Currently, the vast majority of Denmark's home-grown drops are sold on the local market, with a few showcased at modern Danish restaurants in Copenhagen, as well as at Copenhagen's gourmet food market Torvehallerne KBH.
The most popular spirit in Denmark is the Aalborg-produced akvavit. There are several dozen types, the most common of which is made from potatoes and spiced with caraway seeds. In Denmark akvavit is not sipped but is swallowed straight down as a shot, usually followed by a chaser of beer.
Christmas in Denmark
Not only does the traditional Danish Christmas (jul) ooze hygge (cosiness), it explodes with festive grub.
The biggest festivities are on Christmas Eve, when gift-giving and songs sung around the Christmas tree are fuelled with akvavit and specially brewed Yuletide beers. The culinary centrepiece is roast pork, duck or goose, served with red cabbage and boiled potatoes cooked in butter and sugar. After the meal it's time for warming rice pudding (called risalamande and served with cherry sauce). Inside the pudding lies a single whole almond, and the person who finds the almond in his or her bowl gets a prize, such as a sweet made of marzipan. Come 25 December, the leftovers from Christmas Eve make for an excellent koldt bord (cold table) lunch.
Of course, the Yuletide treats begin well before Christmas Eve and Day, with common Advent bites including brunkager and pebernødder (spice cookies), golden klejner (deep-fried knotted dough) and æbleskiver – small, spherical pancakes traditionally served with gløgg (mulled wine).
Pants on Bottles
Most soft drinks and nondraught beers are sold in bottles (glass or plastic) or cans – you pay a refundable deposit (the pant) on top of the price, and you get the pant as a cash refund when you return the empty vessels to a supermarket with a reverse vending machine. That 1.50kr per small plastic bottle won’t make you rich, but it will help the environment. More info is at www.danskretursystem.dk.
Sip, Sup & Slumber: Denmark's Top Gourmet Retreats
The only thing better than a long, indulgent dinner is a long, indulgent dinner with a beautiful room or suite waiting just steps away from your table. The following castles and inns combine atmospheric slumber and inspired, seasonal menus for a getaway worth any detour.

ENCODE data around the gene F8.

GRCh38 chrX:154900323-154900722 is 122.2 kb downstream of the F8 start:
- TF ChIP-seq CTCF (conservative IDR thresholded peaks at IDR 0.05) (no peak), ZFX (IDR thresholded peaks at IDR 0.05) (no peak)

Dragsholm Slot Take an ancient castle, add ex-Noma chef Claus Henriksen, and you have this celebrated culinary retreat on the edge of fertile Lammefjorden in northwest Zealand.
Falsled Kro A former smugglers' inn in southern Funen, Falsled Kro sees top-tier local produce shine brightly in strictly seasonal dishes like lightly smoked and salted cod with caviar, horseradish and apple.
Henne Kirkeby Kro Snuggle up at this hip, revamped inn in western Jutland's heathlands. At your table are the clean, contemporary New Nordic flavours of expat Brit, chef Paul Cunningham.
Molskroen Close to Aarhus in seaside Ebeltoft, Molskroen serves up Gallic-inspired, Scandi-refined brilliance like lobster smoked in herbs or sole with champagne sauce and black truffle.
Ruths Hotel Skagen's light-washed maritime beauty meets New Nordic ingenuity at Ruths, where the ebb and flow of regional produce (especially seafood) dictates the elegant creations.
Denmark has a great range of eating options. Booking isn't required for more casual places, but popular options in the big cities and high-end restaurants should be booked ahead of time.
Restaurants Denmark's restaurants range from low-key and family-oriented to Michelin-starred. Check websites of the latest hyped restaurants for online booking options.
Cafes Generally open all day (brunch is popular). Some morph into ‘bar mode’ after dinner, with drinks available until late.
Bakeries Old-school or contemporary, these are morning magnets for locals seeking fresh bread and pastries. Bakery-cafes offer lunchtime salads, sandwiches and coffee, the latter of varying standard.